Here’s the latest video release from Liily. It’s for the single ‘Man Listening On Disc’ taken from the album ‘TV Or Not TV’.
Speaking on the new music video, Sam wrote:
“If we do a performance video, we’re not going to do it with our instruments unplugged again. The idea revolves around being honest by showing microphones, tripods, photographers, stills, and camera operators. If we would have recorded the album TV Or Not TV on our own, this is representing what that would’ve been like.”
Liily are four Los Angeles musicians — Dylan Nash, Sam De La Torre, Charlie Anastasis & Maxx Morando — who, up until now, were mostly known for their manic and cacophonous live shows. Those performances, alongside a couple of early singles packaged together into an EP entitled I Can Fool Anybody In This Town, drove the band to some surprising early successes: performing at Lollapalooza and Bonnaroo, touring across Europe and the United States, then finding themselves on the cover of Spotify and Apple Music’s major rock playlists. But then, as quickly as they appeared, they seemed to vanish. Almost two years later, and now all of 22 years old, the band return with their debut album, TV or Not TV. It is a highly aggressive record, even more so than their early work. But here, they jump from moment to moment and genre to genre, creating an experimental and original set of songs, all more strange and abrasive, but also far more three dimensional than anything they’ve ever done before. It still contains the unbridled energy of those early shows and singles, but feels stripped of anything passive or unintentional.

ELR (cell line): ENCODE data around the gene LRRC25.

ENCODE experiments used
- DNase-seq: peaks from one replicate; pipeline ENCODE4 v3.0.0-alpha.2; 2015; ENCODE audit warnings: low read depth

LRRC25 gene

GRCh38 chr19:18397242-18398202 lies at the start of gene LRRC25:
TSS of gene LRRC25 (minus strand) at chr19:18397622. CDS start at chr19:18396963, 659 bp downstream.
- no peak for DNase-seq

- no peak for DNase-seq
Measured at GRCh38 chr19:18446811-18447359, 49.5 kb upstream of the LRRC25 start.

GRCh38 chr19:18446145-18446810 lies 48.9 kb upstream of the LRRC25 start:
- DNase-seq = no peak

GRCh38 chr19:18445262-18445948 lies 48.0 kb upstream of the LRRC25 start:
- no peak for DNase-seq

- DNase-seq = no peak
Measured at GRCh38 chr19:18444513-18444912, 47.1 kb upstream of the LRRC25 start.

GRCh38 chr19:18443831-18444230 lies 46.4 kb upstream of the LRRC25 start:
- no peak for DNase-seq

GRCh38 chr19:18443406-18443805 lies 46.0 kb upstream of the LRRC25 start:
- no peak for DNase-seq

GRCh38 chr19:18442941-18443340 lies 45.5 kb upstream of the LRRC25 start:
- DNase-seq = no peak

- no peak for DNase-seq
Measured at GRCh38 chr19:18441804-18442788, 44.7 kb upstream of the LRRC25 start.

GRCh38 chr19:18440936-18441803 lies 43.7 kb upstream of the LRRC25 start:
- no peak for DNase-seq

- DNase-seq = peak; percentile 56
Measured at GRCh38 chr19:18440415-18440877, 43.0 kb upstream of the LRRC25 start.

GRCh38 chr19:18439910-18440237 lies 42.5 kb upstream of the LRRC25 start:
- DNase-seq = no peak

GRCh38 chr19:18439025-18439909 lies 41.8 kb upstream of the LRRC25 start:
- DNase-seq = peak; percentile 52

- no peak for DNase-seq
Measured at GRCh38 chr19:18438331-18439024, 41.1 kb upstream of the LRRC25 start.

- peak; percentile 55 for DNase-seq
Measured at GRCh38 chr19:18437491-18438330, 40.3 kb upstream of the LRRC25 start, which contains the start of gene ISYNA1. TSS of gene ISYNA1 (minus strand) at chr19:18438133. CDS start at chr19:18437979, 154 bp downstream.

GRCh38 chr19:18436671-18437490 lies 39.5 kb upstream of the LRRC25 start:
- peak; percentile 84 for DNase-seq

Ultimately, the album is about what arises when you come from Los Angeles but want to illustrate a different vantage point than what the city seems to represent to the world at large. “There’s a lack of stuff that feels engaging here, but there’s a lot that feels engaging elsewhere and in different times,” says bassist Charlie Anastasis. “We got into the Birthday Party, into the Fall. Also really into Moss Icon and Unwound. We can’t escape LA so we wanted to make something that felt just as engaging but that came from here specifically.”
“We’re really just chasing a sound,” says singer Dylan Nash. “I think the people who are going to like this record are going to understand the aesthetic and the ones that don’t are not going to like it. It’s very take it or leave it. But it was important for us to create this aesthetic of our own. We didn’t know what we wanted so we spent a long time developing it. That was us training our ears a bit. Diving into more art and learning. We got older, developed as human beings. We learned how to write together. You know somebody for so long but to learn to work with them is a completely different skill. That process really contributed to each of us just being able to let go, let loose, careless about the abstract and more about the big picture.”
The result is a twelve track record that really does feel singular and strange. It’s very aggressive without it feeling like just a punk band. It’s a bashing, free wheeling sound that’s then very buttoned up-maybe self serious at points so it feels like kind of art school but not done by art school kids. The idea being that it makes sense by listening to it. It makes sense without a definition.